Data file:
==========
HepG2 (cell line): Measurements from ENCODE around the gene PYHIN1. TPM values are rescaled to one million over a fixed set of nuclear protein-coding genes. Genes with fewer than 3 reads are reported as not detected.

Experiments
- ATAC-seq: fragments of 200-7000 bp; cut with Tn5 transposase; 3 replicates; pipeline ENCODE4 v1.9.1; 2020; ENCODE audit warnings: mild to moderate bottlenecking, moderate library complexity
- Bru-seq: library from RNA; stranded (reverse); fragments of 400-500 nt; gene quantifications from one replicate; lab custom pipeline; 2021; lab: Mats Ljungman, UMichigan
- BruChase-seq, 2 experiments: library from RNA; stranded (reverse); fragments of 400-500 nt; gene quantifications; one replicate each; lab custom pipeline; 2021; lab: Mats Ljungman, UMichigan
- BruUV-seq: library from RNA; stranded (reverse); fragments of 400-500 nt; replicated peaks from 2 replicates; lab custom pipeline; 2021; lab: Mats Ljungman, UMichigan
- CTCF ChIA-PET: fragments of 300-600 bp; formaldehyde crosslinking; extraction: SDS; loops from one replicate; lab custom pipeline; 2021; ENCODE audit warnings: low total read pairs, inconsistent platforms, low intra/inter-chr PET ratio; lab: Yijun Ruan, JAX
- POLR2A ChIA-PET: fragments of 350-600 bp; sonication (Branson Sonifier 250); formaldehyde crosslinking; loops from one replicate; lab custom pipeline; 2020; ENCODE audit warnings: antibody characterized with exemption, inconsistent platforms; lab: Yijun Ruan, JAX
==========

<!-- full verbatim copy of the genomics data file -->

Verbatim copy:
HepG2 (cell line): Measurements from ENCODE around the gene PYHIN1. TPM values are rescaled to one million over a fixed set of nuclear protein-coding genes. Genes with fewer than 3 reads are reported as not detected.

Experiments
- ATAC-seq: fragments of 200-7000 bp; cut with Tn5 transposase; 3 replicates; pipeline ENCODE4 v1.9.1; 2020; ENCODE audit warnings: mild to moderate bottlenecking, moderate library complexity
- Bru-seq: library from RNA; stranded (reverse); fragments of 400-500 nt; gene quantifications from one replicate; lab custom pipeline; 2021; lab: Mats Ljungman, UMichigan
- BruChase-seq, 2 experiments: library from RNA; stranded (reverse); fragments of 400-500 nt; gene quantifications; one replicate each; lab custom pipeline; 2021; lab: Mats Ljungman, UMichigan
- BruUV-seq: library from RNA; stranded (reverse); fragments of 400-500 nt; replicated peaks from 2 replicates; lab custom pipeline; 2021; lab: Mats Ljungman, UMichigan
- CTCF ChIA-PET: fragments of 300-600 bp; formaldehyde crosslinking; extraction: SDS; loops from one replicate; lab custom pipeline; 2021; ENCODE audit warnings: low total read pairs, inconsistent platforms, low intra/inter-chr PET ratio; lab: Yijun Ruan, JAX
- POLR2A ChIA-PET: fragments of 350-600 bp; sonication (Branson Sonifier 250); formaldehyde crosslinking; loops from one replicate; lab custom pipeline; 2020; ENCODE audit warnings: antibody characterized with exemption, inconsistent platforms; lab: Yijun Ruan, JAX